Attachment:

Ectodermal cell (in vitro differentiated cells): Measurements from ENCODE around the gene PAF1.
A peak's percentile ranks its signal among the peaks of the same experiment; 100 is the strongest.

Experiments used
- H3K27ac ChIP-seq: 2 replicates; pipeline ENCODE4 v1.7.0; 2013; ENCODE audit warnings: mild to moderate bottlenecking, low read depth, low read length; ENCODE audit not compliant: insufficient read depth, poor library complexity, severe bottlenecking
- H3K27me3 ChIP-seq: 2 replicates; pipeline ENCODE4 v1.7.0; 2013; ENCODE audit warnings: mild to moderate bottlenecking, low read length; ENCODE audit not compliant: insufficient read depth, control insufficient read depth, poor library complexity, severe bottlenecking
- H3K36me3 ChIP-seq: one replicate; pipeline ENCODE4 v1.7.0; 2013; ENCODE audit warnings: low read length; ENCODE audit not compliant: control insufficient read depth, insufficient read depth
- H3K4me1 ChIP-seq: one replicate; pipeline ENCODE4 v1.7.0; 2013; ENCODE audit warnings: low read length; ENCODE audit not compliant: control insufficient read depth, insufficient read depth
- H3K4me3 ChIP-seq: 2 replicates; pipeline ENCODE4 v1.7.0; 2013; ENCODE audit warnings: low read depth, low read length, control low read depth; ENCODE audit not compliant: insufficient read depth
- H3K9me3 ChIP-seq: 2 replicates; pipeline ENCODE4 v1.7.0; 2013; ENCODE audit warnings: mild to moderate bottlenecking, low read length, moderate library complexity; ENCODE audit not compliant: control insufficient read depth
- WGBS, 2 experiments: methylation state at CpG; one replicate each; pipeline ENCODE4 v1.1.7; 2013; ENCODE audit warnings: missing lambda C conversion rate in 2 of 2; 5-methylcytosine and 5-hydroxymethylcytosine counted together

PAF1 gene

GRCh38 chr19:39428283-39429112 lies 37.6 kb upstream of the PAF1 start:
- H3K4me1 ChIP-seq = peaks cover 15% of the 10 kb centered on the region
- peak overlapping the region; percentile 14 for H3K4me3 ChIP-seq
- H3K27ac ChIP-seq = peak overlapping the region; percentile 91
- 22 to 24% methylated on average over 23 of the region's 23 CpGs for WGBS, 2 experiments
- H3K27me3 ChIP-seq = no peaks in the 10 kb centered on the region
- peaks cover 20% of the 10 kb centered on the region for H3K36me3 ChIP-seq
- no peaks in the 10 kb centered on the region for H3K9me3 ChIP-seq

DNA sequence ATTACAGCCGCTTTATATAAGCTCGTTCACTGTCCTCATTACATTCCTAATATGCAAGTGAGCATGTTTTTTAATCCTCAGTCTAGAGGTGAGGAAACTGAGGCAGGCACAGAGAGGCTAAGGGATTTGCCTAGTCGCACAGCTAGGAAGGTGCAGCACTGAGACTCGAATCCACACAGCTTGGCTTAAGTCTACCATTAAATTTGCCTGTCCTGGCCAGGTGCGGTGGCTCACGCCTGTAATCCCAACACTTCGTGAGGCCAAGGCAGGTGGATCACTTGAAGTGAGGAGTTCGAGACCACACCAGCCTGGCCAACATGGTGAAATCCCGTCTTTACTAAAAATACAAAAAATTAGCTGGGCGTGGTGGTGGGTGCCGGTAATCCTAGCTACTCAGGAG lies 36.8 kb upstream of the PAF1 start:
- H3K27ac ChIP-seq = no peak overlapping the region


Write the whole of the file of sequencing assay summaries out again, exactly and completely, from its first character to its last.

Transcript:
Ectodermal cell (in vitro differentiated cells): Measurements from ENCODE around the gene PAF1.
A peak's percentile ranks its signal among the peaks of the same experiment; 100 is the strongest.

Experiments used
- H3K27ac ChIP-seq: 2 replicates; pipeline ENCODE4 v1.7.0; 2013; ENCODE audit warnings: mild to moderate bottlenecking, low read depth, low read length; ENCODE audit not compliant: insufficient read depth, poor library complexity, severe bottlenecking
- H3K27me3 ChIP-seq: 2 replicates; pipeline ENCODE4 v1.7.0; 2013; ENCODE audit warnings: mild to moderate bottlenecking, low read length; ENCODE audit not compliant: insufficient read depth, control insufficient read depth, poor library complexity, severe bottlenecking
- H3K36me3 ChIP-seq: one replicate; pipeline ENCODE4 v1.7.0; 2013; ENCODE audit warnings: low read length; ENCODE audit not compliant: control insufficient read depth, insufficient read depth
- H3K4me1 ChIP-seq: one replicate; pipeline ENCODE4 v1.7.0; 2013; ENCODE audit warnings: low read length; ENCODE audit not compliant: control insufficient read depth, insufficient read depth
- H3K4me3 ChIP-seq: 2 replicates; pipeline ENCODE4 v1.7.0; 2013; ENCODE audit warnings: low read depth, low read length, control low read depth; ENCODE audit not compliant: insufficient read depth
- H3K9me3 ChIP-seq: 2 replicates; pipeline ENCODE4 v1.7.0; 2013; ENCODE audit warnings: mild to moderate bottlenecking, low read length, moderate library complexity; ENCODE audit not compliant: control insufficient read depth
- WGBS, 2 experiments: methylation state at CpG; one replicate each; pipeline ENCODE4 v1.1.7; 2013; ENCODE audit warnings: missing lambda C conversion rate in 2 of 2; 5-methylcytosine and 5-hydroxymethylcytosine counted together

PAF1 gene

GRCh38 chr19:39428283-39429112 lies 37.6 kb upstream of the PAF1 start:
- H3K4me1 ChIP-seq = peaks cover 15% of the 10 kb centered on the region
- peak overlapping the region; percentile 14 for H3K4me3 ChIP-seq
- H3K27ac ChIP-seq = peak overlapping the region; percentile 91
- 22 to 24% methylated on average over 23 of the region's 23 CpGs for WGBS, 2 experiments
- H3K27me3 ChIP-seq = no peaks in the 10 kb centered on the region
- peaks cover 20% of the 10 kb centered on the region for H3K36me3 ChIP-seq
- no peaks in the 10 kb centered on the region for H3K9me3 ChIP-seq

DNA sequence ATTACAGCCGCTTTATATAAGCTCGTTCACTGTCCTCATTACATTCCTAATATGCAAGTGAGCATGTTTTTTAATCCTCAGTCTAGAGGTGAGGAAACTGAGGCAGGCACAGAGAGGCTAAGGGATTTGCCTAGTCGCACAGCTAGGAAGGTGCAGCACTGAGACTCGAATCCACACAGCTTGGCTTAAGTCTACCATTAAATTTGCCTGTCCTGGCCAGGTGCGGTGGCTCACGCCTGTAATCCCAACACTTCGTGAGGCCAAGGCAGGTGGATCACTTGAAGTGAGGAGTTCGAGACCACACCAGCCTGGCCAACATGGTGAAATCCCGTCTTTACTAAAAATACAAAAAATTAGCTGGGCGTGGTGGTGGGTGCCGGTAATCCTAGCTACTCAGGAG lies 36.8 kb upstream of the PAF1 start:
- H3K27ac ChIP-seq = no peak overlapping the region